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Making Light Work in Microscopy

Professor Tony Wilson

Department of Engineering Science, Oxford University, UK

11:00 am Monday, 18 February 2008, EN102 (Ground Floor, EN Building), Hawthorn.

There are many factors that influence the final design of a confocal microscope. Among these are the choice of light source and the method of achieving optical sectioning or confocal operation. The choice of illumination has traditionally been restricted to available laser lines, however the recent introduction of white light supercontinuum (WLS) sources has provided much greater freedom and, in combination with spectral detection, greater versatility in confocal fluorescence microscopy. We will demonstrate the use of a WLS source in a reflection mode confocal microscope together with spectral detection to provide sprectralluy resolved images in three-dimensions, This approach has enabled the imaging of specimen features that are not apparent in either laser illuminated confocal or conventional microscopy.

Microscopic imaging of thick biological specimens is often detrimentally affected by specimen-induced aberrations that cause a loss in signal strength together with reduced resolution. Aberrations can be corrected using adaptive optics, where a deformable mirror introduces equal but opposite aberrations into the optical path . We will discuss the design of a wave front sensorless adaptive system for conventional fluorescence microscopy and optical sectioning microscopy using a structured illumination approach.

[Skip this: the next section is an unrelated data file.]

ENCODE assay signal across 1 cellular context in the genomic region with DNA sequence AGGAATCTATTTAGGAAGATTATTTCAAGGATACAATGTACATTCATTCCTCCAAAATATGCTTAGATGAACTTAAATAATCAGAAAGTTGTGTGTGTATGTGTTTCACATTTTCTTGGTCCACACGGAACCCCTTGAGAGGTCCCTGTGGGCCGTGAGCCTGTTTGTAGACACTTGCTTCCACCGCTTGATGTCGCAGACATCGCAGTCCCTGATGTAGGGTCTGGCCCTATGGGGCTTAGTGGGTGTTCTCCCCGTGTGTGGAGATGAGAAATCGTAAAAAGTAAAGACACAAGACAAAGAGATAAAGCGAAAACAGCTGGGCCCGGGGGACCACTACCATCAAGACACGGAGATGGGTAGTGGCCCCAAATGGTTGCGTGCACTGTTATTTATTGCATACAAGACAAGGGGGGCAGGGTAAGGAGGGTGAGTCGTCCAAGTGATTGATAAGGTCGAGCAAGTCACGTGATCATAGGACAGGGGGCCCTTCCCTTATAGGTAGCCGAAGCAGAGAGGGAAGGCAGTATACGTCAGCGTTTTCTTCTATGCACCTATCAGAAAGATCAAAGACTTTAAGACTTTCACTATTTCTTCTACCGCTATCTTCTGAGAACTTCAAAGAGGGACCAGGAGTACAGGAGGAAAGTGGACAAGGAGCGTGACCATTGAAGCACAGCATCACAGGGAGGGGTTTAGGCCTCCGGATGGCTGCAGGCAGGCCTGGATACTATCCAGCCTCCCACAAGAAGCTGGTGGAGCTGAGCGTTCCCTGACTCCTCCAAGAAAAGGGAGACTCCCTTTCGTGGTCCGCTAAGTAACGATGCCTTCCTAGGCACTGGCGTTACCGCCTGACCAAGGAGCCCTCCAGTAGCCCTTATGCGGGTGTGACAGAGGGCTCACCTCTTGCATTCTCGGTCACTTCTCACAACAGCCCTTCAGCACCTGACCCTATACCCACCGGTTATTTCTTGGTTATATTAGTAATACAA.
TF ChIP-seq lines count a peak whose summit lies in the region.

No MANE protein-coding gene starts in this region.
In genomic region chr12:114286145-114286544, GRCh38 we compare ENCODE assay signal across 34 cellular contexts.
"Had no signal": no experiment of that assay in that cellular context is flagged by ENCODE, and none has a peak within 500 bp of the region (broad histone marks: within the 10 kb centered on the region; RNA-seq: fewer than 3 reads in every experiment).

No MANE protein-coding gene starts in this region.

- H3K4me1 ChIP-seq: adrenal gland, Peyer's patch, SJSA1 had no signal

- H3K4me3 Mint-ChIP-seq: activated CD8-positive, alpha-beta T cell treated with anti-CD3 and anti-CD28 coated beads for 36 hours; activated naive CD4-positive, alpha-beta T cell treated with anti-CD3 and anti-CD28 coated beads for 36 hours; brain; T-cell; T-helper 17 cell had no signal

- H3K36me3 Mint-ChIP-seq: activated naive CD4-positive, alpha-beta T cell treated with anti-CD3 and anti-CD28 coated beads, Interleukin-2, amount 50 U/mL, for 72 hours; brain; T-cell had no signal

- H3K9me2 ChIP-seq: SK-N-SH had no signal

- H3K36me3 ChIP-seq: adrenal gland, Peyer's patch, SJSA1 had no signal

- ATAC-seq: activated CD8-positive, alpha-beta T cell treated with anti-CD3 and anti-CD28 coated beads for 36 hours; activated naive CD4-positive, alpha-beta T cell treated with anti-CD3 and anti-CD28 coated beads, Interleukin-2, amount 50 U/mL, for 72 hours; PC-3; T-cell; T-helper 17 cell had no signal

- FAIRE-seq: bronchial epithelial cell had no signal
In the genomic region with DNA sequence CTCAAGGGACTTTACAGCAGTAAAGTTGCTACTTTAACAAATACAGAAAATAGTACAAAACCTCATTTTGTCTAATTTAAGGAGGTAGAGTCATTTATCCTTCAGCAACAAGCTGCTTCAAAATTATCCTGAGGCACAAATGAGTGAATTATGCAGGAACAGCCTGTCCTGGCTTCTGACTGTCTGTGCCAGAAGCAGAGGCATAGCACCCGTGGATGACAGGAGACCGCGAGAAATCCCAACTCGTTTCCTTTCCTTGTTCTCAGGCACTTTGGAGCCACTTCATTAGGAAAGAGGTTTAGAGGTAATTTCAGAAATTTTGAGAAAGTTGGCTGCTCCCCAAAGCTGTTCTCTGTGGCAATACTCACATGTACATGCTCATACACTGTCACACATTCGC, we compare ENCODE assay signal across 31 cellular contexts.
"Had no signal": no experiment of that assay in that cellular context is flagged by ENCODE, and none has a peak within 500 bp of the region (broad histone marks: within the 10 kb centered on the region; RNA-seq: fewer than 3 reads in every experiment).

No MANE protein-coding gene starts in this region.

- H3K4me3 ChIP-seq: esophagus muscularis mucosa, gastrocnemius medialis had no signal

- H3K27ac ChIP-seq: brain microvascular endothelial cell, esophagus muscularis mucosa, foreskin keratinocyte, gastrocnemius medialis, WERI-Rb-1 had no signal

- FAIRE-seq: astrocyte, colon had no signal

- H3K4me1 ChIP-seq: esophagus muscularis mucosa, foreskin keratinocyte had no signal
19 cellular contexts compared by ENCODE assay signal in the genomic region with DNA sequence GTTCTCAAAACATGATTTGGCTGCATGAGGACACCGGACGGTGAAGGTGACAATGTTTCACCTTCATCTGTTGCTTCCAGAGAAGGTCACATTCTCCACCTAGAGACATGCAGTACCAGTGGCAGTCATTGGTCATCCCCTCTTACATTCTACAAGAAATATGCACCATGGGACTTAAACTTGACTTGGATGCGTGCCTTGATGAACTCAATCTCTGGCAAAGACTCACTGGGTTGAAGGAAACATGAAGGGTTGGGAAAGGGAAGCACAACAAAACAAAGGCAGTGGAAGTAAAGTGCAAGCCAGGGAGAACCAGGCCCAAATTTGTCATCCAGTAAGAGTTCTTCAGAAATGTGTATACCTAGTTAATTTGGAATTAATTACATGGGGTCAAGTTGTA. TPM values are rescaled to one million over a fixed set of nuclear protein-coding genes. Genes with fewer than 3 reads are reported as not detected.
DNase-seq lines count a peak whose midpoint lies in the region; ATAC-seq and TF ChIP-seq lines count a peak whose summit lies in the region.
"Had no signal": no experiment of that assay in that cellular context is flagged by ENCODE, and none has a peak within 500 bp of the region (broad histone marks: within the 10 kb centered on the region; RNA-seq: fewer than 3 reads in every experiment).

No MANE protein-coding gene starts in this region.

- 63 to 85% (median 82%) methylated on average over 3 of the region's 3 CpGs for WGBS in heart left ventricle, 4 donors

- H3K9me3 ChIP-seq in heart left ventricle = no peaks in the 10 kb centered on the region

Whichever light source and method of obtaining confocality is chosen it is still necessary to focus the microscope. This operation is the bottleneck to high-speed image acquisition since it usually requires a mechanical system to physically move the specimen so that the region of interest is brought into the focal region of the objective lens. In scanning microscopes it is also necessary to introduce a scanning mechanism so that the focal spot is scanned across the focal plane of the specimen. It is straightforward to introduce this scan optically using, for example, galvanometer mirrors since the objective lenses are usually designed according to the sine condition. It is clearly be desirable to develop an optical method of focussing which would leave the specimen stationary. We will describe such a system where the refocusing may be achieved remotely from the specimen at high speed without introducing spherical aberration that is common to other optical refocusing systems. In this way can position the focal spot at an arbitrary point in the focal region of a high-aperture microscope objective at high speed.


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